a price to pay.

[4] The tension between one party's Fifth Amendment rights and the other party's right to a fair proceeding is resolved by analyzing each instance where the adverse inference was drawn, or not drawn, on a case-by-case basis under the microscope of the circumstances of that particular civil litigation. See Graystone Nash, Inc., 25 F.3d at 192. This approach allows the courts the flexibility to fashion and develop rules pertaining to the privilege, and leaves the door open to change. See Trammel v. United States, 445 U.S. 40, 47 (1980). In each particular circumstance, the competing interests of the party asserting the privilege, and the party against whom the privilege is invoked must be carefully balanced. See Graystone Nash, Inc., 25 F.3d at 192. "Because the privilege is constitutionally based, the detriment to the party asserting it should be no more than is necessary to prevent unfair and unnecessary prejudice to the other side. " Id. In that light, no negative inference can be drawn against a civil litigant' s assertion of his privilege against self-incrimination unless there is a substantial need for the information and there is not another less burdensome way of obtaining that information. See, e.g., Serafino, 82 F.3d at 518-19.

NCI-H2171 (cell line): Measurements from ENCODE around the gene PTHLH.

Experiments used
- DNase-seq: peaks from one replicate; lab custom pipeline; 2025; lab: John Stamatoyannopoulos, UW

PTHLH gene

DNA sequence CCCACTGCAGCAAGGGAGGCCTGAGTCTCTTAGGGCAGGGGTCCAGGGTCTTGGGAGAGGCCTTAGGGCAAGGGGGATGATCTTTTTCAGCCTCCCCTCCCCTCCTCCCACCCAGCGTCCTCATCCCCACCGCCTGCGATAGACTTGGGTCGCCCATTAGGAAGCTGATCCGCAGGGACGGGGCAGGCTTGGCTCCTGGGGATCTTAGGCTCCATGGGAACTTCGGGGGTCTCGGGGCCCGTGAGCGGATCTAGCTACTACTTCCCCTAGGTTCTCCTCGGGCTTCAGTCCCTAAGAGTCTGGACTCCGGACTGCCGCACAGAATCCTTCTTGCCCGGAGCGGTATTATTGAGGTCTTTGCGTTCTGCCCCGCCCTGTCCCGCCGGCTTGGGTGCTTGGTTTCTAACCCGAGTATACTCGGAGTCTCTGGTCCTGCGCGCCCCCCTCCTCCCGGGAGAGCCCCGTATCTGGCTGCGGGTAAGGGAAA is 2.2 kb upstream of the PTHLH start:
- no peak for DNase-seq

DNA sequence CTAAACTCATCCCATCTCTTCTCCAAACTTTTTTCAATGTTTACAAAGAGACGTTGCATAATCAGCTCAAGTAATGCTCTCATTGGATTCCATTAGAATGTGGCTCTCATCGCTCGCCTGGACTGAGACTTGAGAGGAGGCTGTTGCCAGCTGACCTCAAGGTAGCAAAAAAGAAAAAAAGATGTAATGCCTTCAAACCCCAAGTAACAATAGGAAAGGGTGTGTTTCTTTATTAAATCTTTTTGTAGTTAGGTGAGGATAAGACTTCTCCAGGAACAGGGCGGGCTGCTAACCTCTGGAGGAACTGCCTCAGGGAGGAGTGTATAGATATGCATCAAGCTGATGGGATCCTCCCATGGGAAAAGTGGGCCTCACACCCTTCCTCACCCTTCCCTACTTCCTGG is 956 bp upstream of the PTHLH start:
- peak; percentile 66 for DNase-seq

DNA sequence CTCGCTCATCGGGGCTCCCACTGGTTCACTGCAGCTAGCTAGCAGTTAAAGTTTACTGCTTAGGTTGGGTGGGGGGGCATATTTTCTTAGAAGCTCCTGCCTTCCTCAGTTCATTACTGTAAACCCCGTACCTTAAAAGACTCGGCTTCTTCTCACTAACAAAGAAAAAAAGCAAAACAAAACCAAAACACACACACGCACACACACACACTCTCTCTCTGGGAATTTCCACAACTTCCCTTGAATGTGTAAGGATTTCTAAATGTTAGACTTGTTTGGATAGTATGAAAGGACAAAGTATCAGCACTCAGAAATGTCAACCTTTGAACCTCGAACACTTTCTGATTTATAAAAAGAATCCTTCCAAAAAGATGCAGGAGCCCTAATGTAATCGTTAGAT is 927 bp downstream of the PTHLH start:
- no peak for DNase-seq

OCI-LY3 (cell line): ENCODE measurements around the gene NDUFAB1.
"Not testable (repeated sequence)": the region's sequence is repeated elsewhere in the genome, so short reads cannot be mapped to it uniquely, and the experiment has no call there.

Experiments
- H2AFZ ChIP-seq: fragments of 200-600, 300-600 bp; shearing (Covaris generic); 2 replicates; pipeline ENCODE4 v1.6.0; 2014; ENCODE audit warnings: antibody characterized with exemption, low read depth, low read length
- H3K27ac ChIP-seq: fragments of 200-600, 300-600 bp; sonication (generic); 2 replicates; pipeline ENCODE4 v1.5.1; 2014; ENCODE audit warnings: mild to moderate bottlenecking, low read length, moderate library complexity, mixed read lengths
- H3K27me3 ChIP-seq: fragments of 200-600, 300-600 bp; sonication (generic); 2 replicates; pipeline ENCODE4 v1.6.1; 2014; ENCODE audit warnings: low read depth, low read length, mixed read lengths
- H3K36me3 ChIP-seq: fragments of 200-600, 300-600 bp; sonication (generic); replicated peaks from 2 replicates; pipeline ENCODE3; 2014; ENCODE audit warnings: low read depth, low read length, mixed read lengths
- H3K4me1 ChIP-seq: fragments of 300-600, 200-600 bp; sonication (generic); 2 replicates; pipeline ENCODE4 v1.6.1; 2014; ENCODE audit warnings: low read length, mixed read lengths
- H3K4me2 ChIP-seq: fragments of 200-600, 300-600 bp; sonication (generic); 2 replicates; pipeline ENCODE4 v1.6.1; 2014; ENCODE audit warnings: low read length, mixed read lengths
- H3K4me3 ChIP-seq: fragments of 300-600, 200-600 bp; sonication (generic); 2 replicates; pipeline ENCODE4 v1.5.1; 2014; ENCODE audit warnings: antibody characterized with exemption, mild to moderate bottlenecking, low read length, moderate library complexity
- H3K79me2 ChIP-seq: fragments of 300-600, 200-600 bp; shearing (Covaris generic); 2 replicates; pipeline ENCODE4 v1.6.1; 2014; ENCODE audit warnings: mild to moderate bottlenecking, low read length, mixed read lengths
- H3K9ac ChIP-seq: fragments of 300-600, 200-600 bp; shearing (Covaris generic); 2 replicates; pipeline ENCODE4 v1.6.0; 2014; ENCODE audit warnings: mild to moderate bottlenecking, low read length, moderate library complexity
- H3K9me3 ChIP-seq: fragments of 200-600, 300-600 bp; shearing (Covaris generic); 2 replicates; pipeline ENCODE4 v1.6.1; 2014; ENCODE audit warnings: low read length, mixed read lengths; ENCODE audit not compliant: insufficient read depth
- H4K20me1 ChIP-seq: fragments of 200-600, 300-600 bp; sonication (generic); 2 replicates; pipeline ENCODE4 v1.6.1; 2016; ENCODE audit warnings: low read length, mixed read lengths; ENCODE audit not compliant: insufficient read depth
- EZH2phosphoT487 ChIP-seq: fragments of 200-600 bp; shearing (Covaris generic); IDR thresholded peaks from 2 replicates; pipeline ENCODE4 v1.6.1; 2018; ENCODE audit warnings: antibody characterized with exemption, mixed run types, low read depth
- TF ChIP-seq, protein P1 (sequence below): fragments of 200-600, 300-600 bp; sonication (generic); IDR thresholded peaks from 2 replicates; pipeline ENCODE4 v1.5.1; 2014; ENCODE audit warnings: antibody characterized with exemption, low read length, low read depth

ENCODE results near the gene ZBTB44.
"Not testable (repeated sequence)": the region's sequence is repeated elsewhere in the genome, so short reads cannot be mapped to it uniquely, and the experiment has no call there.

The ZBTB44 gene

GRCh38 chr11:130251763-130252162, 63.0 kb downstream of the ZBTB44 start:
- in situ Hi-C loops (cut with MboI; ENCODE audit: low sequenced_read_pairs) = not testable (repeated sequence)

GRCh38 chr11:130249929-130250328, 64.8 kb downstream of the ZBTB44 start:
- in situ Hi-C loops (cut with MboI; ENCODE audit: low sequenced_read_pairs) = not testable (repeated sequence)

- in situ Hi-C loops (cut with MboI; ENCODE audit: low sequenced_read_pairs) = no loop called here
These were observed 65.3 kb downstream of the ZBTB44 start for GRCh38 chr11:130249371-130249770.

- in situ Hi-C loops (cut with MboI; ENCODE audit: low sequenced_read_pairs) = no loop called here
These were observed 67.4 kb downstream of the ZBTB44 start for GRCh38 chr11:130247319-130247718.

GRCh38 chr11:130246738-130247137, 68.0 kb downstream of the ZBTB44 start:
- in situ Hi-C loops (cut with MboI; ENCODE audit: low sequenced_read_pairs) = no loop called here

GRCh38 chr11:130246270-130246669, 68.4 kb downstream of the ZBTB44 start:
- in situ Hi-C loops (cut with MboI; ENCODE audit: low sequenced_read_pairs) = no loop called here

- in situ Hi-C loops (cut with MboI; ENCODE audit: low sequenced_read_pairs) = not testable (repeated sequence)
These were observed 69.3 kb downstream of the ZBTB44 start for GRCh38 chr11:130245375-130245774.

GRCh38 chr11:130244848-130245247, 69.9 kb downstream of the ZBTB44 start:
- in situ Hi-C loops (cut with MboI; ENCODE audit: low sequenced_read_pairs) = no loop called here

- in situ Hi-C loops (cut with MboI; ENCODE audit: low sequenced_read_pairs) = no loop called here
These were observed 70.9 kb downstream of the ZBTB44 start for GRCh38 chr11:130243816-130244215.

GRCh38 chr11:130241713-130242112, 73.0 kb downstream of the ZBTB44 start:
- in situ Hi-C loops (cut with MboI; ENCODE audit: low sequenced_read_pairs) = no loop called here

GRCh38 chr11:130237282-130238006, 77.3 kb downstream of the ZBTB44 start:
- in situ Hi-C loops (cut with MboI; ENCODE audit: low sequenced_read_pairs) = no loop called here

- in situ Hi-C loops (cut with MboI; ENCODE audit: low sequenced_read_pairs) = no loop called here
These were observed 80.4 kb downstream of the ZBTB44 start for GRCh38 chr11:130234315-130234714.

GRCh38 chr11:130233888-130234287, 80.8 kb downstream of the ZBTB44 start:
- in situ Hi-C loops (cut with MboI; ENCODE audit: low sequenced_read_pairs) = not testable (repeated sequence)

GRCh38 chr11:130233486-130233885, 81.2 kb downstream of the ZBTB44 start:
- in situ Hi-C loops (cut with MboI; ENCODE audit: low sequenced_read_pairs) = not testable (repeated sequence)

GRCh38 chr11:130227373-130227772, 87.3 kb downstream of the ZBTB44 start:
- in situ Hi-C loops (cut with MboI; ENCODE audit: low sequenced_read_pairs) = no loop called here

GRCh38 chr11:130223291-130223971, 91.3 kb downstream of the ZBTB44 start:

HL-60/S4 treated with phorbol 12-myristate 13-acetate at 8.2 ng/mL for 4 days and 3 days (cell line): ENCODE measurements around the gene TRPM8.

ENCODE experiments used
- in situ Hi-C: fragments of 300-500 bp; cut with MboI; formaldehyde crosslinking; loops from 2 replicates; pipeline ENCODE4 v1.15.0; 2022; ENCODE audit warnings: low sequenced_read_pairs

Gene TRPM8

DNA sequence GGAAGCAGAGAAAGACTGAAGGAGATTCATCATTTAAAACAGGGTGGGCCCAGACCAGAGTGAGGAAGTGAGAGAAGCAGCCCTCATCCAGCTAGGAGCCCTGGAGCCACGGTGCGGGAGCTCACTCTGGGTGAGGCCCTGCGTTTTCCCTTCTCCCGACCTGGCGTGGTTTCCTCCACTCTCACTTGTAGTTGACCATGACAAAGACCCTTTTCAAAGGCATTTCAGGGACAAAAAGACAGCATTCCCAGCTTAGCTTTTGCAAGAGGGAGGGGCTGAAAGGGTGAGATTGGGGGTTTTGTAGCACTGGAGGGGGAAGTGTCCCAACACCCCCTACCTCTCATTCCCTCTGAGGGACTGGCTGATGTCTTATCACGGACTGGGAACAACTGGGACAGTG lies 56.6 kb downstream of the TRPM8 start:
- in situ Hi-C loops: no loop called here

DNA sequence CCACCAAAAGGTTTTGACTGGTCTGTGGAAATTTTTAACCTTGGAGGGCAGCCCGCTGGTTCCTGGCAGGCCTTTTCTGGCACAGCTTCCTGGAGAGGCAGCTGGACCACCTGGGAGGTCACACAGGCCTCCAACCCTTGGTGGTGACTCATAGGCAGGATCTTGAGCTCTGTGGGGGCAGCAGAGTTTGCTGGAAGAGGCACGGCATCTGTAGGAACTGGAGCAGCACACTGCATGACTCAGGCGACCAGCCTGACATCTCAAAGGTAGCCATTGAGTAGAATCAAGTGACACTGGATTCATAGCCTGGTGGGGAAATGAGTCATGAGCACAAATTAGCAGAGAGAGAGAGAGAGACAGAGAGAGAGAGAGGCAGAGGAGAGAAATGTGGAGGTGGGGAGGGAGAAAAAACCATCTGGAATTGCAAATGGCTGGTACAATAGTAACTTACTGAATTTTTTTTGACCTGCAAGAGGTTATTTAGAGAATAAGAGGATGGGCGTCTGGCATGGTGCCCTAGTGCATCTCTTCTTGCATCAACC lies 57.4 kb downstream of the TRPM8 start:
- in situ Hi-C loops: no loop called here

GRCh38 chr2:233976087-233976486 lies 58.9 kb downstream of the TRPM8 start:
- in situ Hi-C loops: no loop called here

[Doe v. Glanzer, 232 F.3d 1258, 232 F.3d 1258 (9th Cir. 11/17/2000)]

United States v. Prescott, 581 F.2d 1343 (9th Cir. 09/14/1978)

The due process rights under the Fifth and Fourteenth Amendments of the Constitution require that the exercise of constitutional rights must be free of penalties imposed by courts say Mr. Justice Black and the majority.*fn1 The difficulty with this is that no such broad principle exists.